Why you should care
Because monsters are often man-made.
The two brothers took the same route to school each day, an hour’s trek past fields and scattered huts. Dominic, the younger one, would talk about his drawings — he loved sketching angels, and sometimes the devil, in dazzling colors. One day, armed men appeared and blocked the boys’ path. Their parents had repeatedly warned them that henchmen for the rebel leader Joseph Kony were forcibly conscripting young Ugandan boys into the dreaded Lord’s Resistance Army.
Since 1987, the LRA has used terror to fight for a Christian theocracy, annihilating villages and recruiting their children as soldiers. It’s estimated that 100,000 people have been killed by the LRA, more than 60,000 abducted and 1.5 million forced to flee. Both brothers were kidnapped that day, and while the older one, Andi Odong, eventually escaped, Dominic Ongwen remained and would go on to become one of the group’s most important leaders. He’s now standing trial before the International Criminal Court, facing 70 charges of war crimes.
Everything that has happened since then has happened against his will.
Andi Odong, brother of Dominic Ongwen
Twenty-five years after their abductions, Odong, 42, sits under a tree on a plastic chair, his body lean from working in the fields, his T-shirt drenched in sweat. He takes refuge from the midday heat, drinking water from the well — all part of a simple routine shared with 20 family members who scratch out a living growing cassava and corn. In January, he heard that Ongwen had been arrested in the Central African Republic. The radio announcement repeated what many people had said about his brother: that the person he remembered as a peaceful, hardworking pupil was a mass murderer — that over a 10-year span, he had progressed from child soldier to brigadier of the murderous Christian militia, emerging as one of the highest-ranking commanders under Kony. Now 35, Ongwen is the first LRA militant to be handed over to The Hague. But considering that he is a victim of actions similar to those he is accused of perpetrating, his case presents a potential conflict for the court.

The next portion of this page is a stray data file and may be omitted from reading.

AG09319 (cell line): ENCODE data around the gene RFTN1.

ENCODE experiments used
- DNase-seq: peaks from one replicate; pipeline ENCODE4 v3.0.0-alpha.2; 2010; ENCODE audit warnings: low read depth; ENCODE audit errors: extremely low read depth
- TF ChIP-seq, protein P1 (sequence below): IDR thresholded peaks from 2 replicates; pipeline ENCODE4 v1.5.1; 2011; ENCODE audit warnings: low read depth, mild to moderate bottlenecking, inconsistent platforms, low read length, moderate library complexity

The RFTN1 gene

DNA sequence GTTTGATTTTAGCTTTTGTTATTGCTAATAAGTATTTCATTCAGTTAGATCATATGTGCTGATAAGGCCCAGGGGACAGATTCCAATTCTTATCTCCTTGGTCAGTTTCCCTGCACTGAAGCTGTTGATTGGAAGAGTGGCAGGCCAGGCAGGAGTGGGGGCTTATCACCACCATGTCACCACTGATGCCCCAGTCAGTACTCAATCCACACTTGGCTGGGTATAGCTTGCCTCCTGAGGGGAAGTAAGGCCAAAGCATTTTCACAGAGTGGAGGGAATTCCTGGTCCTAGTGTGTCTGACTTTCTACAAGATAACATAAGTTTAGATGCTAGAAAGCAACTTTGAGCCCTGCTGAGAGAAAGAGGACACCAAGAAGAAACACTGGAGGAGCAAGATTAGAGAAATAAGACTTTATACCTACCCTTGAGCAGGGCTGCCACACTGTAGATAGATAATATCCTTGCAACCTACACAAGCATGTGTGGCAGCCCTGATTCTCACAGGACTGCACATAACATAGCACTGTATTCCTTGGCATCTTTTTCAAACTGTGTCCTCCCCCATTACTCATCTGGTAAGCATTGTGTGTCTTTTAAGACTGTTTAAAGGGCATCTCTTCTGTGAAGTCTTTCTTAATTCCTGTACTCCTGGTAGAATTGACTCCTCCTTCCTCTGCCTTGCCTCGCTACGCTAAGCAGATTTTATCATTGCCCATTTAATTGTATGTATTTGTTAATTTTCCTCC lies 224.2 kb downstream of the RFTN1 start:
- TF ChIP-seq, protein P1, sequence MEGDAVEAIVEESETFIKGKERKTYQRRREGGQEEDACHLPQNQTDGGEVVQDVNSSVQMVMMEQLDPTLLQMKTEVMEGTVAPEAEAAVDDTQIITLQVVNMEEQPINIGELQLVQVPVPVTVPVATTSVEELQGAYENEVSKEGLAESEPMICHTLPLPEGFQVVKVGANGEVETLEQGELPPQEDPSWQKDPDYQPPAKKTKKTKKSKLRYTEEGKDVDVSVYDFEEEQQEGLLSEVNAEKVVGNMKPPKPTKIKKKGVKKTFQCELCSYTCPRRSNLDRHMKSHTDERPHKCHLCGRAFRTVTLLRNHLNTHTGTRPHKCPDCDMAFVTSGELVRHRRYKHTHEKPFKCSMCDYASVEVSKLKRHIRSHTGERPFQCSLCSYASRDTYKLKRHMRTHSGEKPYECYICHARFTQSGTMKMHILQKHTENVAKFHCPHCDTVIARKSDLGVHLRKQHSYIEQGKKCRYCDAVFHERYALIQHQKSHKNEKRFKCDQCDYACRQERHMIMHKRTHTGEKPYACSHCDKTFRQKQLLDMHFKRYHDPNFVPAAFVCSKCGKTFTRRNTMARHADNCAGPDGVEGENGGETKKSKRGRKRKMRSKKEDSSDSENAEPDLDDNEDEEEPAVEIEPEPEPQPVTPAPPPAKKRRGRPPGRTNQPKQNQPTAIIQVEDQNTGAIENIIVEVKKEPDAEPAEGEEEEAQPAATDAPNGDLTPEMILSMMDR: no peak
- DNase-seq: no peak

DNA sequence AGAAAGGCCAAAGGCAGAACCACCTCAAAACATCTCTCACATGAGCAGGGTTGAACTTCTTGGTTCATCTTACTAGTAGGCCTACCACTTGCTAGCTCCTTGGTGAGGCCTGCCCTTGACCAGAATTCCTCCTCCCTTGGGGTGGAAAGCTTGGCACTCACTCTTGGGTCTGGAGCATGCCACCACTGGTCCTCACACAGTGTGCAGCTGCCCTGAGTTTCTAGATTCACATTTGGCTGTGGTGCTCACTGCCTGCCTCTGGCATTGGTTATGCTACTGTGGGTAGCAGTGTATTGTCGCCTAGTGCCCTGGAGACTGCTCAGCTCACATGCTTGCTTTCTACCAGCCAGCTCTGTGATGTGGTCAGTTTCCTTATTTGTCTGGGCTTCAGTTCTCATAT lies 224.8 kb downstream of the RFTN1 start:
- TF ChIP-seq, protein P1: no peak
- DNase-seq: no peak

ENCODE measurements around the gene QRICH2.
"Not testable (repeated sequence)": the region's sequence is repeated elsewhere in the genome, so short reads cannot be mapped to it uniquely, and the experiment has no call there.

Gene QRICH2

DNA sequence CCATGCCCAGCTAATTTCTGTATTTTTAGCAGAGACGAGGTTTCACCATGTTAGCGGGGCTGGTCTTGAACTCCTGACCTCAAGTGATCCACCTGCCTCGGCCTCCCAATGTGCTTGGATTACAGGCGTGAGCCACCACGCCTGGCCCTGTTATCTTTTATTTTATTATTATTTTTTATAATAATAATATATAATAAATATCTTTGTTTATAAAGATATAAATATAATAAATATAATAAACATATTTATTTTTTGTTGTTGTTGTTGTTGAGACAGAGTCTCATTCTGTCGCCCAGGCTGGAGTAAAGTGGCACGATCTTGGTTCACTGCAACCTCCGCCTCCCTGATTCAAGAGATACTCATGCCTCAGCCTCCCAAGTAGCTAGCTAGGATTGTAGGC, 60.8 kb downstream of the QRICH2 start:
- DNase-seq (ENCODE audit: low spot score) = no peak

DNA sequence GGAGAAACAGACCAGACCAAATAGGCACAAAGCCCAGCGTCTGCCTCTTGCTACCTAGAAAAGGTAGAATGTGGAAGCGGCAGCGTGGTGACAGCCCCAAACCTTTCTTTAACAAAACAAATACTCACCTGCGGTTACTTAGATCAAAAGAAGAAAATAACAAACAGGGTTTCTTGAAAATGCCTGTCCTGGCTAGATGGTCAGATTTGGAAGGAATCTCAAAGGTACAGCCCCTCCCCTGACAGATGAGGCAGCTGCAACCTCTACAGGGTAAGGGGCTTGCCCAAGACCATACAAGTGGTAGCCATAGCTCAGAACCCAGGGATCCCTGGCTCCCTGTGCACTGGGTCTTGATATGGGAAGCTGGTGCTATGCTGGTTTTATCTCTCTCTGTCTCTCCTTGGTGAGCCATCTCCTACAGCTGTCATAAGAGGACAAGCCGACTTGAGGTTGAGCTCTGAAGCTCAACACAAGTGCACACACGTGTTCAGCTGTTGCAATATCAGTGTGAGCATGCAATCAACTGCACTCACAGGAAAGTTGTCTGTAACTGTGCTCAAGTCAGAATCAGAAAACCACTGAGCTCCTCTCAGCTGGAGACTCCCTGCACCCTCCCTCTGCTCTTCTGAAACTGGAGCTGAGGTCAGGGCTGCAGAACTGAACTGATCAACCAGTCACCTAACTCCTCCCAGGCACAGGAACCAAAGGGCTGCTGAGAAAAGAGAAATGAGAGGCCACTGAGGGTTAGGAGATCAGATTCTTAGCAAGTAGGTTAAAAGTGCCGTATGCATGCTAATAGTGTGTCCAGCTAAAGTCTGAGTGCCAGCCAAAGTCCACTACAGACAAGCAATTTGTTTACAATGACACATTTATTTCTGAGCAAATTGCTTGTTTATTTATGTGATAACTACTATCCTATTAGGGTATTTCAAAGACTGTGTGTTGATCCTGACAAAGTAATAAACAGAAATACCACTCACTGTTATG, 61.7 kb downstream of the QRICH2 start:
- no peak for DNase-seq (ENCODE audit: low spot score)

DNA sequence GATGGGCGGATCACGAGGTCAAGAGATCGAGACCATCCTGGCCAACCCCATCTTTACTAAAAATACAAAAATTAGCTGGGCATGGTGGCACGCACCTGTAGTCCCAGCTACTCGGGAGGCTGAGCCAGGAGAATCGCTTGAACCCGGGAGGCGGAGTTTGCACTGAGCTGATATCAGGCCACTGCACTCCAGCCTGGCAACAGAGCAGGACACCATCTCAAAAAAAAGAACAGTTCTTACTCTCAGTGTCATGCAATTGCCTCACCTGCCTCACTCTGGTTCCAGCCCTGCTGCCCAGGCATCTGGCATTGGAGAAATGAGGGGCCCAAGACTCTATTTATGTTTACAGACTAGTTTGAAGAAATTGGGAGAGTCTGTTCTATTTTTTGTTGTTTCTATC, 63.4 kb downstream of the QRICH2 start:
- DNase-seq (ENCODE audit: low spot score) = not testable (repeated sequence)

During their imprisonment, the brothers saw Kony, a former altar boy who formed the LRA in the late 1980s, only from a distance. Youths weren’t allowed near him, but the militia leader knew how to shape children into killing machines: Younger ones like Ongwen weren’t deployed for raids, but they were primed with weapons training. Tears were forbidden, so it was only at night that Odong could hear his brother’s barely audible sobbing. “Everything that has happened since then has happened against his will,” he says. After five months, the brothers were separated, and Odong managed to escape, but the image of his brother still haunts him. Ongwen, just 10, was the LRA’s preferred age for abductions — too weak to escape and young enough to brainwash. “We had to carry the food provisions,” Odong remembers. “When our energy ran out and we got too slow, they beat us.”
Ongwen’s family sees him as a victim, but those who suffered do not. Vincent Oyet, 42, was living in a refugee camp in Lukodi village in 2004 after escaping from Kony’s army. On May 19, he rode his bike to a nearby city to visit relatives; on his way home, passersby told him that more than 80 rebels had overthrown the camp and murdered indiscriminately. Eyewitnesses reported that Ongwen had coordinated the massacre.
Oyet stands in front of Lukodi School next to a memorial bearing the names of the many victims — including his stepmother, cousins and neighbors. “They were slaughtered like chickens,” he says. Today, Lukodi is one of several places where perpetrators live alongside their victims, part of an amnesty program to integrate 13,000 LRA fighters back into society. But a fresh start has not been extended to members of Kony’s inner circle, like Ongwen, some of whom remain on the run. “It would be different if Ongwen were to have brought kidnapped children with him out of the scrub,” Oyet says, noting that the militant had ample opportunity to escape. For Oyet, forgiveness is impossible.
According to Odong, there “is no evidence that Dominic is really responsible for the Lukodi massacre,” and a few witnesses have identified another commander as ringleader. The brothers’ uncle, John Odonga, 62, sits next to Odong under the tree. He raised the orphaned older brother after his parents pursued the LRA to retrieve their sons, only to be murdered themselves. “We hope that people will accept that Dominic suffered inconceivably himself,” John says.
But Alex Whiting, a law professor at Harvard and the former prosecutions coordinator for the ICC, says it’s unlikely the court will show mercy based on Ongwen’s childhood experience. “The fact that he himself was a child soldier and victimized is not a legal defense,” he says, noting that being a victim “does not excuse you.” Whiting believes the evidence in LRA cases is strong and hopes Ongwen pleads guilty and helps authorities seize Kony — a move, he says, that could lead to a lighter sentence.
Victims want justice; Ongwen’s family wants compassion. His uncle takes comfort in imagining his nephew back in their home village of Coorom. They would share a prayer, he says, and then he would ask whether the accusations are true. “As his uncle, I need to know.”
Prosecutors have begun a confirmation hearing in which they are trying to convince ICC judges that they have enough evidence to try the case. So now it’s up to a three-judge panel to decide whether the child-soldier-turned-warlord will soon stand trial.